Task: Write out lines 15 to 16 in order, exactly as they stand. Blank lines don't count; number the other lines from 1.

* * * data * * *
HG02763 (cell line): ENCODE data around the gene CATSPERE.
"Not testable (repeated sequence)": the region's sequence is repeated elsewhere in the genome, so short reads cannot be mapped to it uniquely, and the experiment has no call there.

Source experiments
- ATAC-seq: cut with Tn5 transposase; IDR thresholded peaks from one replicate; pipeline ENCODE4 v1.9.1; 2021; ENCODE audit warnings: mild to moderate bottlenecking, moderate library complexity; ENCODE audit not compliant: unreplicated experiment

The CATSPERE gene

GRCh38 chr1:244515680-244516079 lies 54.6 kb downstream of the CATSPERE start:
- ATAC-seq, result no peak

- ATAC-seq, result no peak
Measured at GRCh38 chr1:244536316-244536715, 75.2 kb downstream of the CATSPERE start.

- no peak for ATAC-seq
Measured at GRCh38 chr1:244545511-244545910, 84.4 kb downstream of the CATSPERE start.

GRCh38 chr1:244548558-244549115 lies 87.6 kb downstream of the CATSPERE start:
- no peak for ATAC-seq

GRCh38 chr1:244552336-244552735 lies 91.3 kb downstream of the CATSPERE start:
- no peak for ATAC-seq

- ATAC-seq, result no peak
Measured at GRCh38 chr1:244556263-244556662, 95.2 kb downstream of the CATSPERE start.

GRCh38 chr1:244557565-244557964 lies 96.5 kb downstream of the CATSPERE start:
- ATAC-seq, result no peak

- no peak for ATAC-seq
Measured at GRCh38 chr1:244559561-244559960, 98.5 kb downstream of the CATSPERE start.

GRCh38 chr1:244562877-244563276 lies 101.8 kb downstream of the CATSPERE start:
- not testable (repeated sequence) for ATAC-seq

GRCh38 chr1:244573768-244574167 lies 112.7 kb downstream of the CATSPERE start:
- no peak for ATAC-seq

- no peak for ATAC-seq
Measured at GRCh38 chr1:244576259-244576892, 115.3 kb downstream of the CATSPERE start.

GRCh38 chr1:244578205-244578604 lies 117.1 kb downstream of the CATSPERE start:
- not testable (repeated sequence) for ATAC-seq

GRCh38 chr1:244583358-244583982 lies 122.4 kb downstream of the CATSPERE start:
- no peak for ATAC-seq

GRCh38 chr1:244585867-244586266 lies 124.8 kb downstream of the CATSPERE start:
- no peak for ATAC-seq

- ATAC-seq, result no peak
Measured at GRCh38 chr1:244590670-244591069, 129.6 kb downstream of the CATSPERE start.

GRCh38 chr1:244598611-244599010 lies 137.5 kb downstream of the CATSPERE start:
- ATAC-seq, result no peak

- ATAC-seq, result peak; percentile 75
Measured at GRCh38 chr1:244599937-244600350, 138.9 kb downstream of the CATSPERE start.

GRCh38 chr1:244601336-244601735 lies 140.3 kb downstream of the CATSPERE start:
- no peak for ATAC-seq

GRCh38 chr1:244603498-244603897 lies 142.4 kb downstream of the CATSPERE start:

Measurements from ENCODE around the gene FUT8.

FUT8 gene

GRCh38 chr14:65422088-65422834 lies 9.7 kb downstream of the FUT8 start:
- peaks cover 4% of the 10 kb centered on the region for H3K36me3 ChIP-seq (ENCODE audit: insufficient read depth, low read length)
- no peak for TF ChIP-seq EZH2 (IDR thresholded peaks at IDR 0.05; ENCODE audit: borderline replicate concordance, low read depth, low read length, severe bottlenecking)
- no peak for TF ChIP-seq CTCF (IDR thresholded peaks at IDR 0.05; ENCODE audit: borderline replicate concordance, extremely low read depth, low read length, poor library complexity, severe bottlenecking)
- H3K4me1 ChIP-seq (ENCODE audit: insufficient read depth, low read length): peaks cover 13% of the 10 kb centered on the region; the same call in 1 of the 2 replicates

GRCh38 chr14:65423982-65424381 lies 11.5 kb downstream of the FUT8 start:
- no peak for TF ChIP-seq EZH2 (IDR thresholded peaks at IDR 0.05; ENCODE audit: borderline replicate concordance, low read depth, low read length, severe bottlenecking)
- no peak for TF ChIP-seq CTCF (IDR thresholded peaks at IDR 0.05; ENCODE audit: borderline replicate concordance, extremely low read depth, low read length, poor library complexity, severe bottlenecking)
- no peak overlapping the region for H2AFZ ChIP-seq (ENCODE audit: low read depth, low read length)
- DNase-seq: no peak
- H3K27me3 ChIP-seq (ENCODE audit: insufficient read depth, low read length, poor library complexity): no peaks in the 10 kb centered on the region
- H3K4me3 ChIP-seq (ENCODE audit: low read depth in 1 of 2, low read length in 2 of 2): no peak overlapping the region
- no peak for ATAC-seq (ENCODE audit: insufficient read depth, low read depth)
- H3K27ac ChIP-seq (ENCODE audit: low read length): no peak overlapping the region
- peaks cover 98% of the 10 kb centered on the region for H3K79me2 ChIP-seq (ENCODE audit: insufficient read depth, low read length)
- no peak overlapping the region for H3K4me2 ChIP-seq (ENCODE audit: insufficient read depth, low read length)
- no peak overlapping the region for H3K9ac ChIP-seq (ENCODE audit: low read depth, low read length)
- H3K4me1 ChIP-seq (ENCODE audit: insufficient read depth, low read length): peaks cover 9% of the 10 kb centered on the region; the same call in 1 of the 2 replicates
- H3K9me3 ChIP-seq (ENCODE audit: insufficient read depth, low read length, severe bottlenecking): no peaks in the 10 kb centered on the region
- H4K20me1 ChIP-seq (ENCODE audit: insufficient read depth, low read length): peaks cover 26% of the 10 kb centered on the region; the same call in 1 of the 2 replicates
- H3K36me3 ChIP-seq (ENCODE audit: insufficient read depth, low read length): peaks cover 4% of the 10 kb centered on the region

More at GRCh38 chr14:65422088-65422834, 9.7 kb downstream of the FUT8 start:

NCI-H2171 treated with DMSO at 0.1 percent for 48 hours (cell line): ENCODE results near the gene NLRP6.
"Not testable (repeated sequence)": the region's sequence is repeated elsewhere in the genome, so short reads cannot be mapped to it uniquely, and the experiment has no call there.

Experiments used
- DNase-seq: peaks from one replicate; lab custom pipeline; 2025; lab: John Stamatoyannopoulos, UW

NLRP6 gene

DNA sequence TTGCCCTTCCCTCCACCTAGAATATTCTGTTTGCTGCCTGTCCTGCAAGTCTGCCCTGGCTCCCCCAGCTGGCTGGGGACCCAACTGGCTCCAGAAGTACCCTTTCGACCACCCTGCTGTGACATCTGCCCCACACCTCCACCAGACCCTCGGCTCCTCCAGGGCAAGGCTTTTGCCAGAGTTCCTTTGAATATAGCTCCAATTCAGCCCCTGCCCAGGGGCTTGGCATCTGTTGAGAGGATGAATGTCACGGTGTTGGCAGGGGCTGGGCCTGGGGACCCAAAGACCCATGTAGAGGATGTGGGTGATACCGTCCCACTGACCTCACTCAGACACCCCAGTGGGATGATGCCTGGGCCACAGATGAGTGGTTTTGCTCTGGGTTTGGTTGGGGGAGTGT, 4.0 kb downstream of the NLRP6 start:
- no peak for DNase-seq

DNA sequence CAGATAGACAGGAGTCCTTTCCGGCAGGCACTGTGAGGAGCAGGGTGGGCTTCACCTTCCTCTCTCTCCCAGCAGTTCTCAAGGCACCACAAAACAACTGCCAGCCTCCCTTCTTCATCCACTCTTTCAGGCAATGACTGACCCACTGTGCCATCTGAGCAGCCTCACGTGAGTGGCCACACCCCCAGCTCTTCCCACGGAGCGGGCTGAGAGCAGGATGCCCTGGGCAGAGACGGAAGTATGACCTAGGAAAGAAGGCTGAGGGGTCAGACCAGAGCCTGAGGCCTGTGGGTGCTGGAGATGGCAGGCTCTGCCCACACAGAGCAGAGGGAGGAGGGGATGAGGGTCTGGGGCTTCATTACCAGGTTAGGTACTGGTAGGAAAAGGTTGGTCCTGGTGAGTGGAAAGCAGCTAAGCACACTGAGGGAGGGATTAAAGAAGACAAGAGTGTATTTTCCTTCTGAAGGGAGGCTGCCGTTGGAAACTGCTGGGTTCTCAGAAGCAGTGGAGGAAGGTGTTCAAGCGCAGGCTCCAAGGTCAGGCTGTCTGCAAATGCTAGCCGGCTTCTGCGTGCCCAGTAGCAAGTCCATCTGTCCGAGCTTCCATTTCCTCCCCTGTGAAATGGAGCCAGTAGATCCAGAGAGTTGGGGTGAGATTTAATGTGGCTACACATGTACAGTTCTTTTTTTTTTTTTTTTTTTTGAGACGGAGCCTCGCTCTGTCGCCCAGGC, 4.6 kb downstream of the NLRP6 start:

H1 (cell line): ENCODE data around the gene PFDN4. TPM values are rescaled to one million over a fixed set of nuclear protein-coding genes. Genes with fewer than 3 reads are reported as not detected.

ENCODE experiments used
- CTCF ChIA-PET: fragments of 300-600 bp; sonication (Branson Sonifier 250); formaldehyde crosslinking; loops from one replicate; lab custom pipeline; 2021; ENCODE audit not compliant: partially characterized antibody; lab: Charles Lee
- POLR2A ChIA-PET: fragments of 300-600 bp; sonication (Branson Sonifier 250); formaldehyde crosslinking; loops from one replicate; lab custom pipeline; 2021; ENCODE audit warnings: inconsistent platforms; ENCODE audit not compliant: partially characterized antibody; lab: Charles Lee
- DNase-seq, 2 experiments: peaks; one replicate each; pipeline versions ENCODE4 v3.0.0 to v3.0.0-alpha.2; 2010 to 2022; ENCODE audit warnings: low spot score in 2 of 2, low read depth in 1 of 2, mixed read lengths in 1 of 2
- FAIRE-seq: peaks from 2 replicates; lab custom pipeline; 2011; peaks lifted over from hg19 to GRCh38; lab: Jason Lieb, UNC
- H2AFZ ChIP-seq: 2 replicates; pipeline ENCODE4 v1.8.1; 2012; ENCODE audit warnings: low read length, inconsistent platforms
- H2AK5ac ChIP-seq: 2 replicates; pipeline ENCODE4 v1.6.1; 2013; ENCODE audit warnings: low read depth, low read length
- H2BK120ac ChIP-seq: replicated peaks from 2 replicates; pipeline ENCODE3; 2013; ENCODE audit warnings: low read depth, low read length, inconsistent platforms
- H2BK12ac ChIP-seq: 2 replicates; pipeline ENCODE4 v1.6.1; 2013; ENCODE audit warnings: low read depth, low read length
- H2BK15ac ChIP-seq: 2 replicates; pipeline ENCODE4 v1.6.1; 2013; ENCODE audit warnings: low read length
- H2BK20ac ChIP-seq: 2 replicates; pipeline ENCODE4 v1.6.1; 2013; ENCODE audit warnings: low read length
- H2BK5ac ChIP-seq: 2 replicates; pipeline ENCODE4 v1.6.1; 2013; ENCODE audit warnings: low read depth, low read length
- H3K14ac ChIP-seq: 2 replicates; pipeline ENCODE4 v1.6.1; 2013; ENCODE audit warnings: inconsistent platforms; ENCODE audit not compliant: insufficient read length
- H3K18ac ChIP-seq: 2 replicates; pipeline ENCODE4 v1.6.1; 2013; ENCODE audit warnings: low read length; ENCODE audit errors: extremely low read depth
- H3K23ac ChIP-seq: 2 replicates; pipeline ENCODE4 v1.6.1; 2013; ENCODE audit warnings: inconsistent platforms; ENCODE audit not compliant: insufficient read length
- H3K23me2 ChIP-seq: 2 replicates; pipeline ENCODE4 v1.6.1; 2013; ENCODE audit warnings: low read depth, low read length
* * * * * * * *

- no peak for ATAC-seq

- ATAC-seq, result no peak